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“Hand area” in the brain learns to support other tasks when person does not have one limb

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Posted April 22, 2017

It is not uncommon to see a person without one limb. Although in many cases it is a result of some kind of injury or a disease, many people are simply born this way. And one can only wonder, what do their brain areas, typically responsible for moving that particular limb, do? A new study from UCL looked into this question and revealed a surprising answer.

People without one hand learn to use other body parts and it later remaps their brain. Image credit: UCL research team

Researchers wanted to see what the brain area, responsible for moving a limb, does when a person is born without it. One would think that it simple does nothing, as the limb is not there. But this new study showed that it actually helps controlling lips, feet or arms, if the person is born without one hand. And it does kind of make sense – people with only one hand have to use other body parts to accomplish some everyday tasks. It is also interesting how scientists approached this subject.

They invited 17 people who were born without one hand and 24 two-handed controls. They had to complete some simple tasks such as opening a bottle, folding laundry or taking cash out of a wallet. Of course, for two handed people they were easy, but people with only one hand had to use their arms, feet, lips or other body parts. Then they were asked to move these body parts while fMRI scanner was monitoring their brain. And sure enough, “hand area”, responsible for missing limb, was very active.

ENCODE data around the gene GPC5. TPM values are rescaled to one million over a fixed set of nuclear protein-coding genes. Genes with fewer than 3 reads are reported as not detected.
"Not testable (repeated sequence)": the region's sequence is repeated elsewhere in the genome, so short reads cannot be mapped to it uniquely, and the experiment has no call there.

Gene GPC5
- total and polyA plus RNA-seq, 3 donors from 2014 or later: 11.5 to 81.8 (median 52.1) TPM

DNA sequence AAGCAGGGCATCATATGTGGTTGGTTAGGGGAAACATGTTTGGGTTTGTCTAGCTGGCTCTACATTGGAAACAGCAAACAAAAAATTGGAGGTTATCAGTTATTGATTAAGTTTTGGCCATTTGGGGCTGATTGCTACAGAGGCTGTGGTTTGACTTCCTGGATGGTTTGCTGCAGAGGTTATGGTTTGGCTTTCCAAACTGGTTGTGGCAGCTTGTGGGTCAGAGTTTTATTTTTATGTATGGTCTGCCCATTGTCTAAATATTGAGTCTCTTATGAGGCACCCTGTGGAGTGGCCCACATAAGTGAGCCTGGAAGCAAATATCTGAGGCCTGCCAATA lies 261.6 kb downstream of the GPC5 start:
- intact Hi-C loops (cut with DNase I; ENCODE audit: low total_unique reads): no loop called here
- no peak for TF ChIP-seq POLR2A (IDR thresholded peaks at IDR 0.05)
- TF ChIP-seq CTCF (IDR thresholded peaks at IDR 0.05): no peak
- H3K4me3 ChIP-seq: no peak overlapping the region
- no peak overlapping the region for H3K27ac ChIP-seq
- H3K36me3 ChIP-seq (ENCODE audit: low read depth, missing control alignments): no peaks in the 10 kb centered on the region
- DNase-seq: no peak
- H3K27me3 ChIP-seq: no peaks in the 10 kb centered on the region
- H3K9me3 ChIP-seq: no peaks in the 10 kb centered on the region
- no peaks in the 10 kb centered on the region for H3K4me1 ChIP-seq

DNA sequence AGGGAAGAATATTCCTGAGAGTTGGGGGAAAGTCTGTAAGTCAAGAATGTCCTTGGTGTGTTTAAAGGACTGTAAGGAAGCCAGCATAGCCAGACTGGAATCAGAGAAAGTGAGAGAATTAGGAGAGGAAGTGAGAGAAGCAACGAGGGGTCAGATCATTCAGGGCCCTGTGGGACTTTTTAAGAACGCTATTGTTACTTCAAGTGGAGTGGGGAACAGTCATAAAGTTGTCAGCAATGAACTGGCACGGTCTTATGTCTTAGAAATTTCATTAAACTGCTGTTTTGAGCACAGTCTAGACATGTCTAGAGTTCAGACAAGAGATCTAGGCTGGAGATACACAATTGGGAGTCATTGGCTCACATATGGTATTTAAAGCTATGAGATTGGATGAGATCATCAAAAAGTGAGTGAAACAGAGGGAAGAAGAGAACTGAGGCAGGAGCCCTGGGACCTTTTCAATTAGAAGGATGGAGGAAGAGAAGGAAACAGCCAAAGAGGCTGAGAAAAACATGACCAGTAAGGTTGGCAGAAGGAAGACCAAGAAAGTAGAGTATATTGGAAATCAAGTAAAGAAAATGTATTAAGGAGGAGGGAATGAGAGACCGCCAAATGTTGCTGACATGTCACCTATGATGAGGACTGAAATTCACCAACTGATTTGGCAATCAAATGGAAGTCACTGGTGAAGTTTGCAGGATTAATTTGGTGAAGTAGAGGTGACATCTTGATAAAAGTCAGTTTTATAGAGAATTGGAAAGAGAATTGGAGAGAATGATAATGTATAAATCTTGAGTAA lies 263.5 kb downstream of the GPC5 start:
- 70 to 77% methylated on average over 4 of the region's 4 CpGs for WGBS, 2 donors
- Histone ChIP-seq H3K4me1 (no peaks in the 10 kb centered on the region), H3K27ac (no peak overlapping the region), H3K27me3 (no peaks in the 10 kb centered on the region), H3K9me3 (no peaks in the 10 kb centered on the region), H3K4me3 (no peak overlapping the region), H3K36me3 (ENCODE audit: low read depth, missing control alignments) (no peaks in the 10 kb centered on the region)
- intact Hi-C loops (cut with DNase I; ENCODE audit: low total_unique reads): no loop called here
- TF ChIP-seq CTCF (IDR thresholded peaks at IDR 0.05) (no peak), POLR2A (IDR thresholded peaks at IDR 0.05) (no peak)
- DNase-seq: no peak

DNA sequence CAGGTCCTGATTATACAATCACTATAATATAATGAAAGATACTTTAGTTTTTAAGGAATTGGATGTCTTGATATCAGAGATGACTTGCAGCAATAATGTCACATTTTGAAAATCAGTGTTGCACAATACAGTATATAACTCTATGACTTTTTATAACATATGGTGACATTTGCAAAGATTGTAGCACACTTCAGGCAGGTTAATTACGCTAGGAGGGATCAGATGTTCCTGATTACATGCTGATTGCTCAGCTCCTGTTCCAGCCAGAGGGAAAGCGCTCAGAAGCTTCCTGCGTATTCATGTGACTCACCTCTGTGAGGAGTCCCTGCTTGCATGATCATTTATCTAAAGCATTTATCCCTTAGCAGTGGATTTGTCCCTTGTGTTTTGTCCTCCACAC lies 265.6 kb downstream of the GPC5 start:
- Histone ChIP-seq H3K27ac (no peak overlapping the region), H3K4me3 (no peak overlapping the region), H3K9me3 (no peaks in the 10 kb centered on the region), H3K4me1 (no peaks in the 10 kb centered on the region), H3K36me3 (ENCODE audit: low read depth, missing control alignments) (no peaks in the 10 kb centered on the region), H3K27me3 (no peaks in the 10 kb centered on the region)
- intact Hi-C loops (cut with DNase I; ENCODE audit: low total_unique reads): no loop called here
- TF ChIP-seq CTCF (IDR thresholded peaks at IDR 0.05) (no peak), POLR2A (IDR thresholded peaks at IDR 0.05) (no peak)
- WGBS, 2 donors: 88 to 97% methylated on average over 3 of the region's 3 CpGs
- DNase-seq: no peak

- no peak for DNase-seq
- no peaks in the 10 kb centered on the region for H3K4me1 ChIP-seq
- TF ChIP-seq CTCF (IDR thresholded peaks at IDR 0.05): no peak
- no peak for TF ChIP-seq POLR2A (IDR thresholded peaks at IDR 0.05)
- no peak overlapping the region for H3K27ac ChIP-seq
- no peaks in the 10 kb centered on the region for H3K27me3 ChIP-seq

This is the first study to show multiple body parts benefiting from the same cortical area in the brain. It serves as an example, how flexible human brain really is. And it changes our understanding on different brain areas and how their functions overlap. Dr Tamar Makin, senior author of the study, said: “We call this area of the brain the ‘hand area’, but perhaps it’s not really the hand area, but the area controlling whichever body part enables us to interact with our environment”. Our behaviour sculpts the basic structure of our brain.

A powerful region in the brain cannot stay doing nothing just because a person does not have a hand. Brain is using its resources as efficiently as it can. It means that organization of the brain is not pre-determined by some objective factors – it is flexible.

Scientists say that they are hoping to use this knowledge to inspire more research about best methods to integrate assistive and augmentative technology. It could help developing a new generation of prosthetic limbs, which would be more useful for people without one hand or other limbs.

 

Source: UCL

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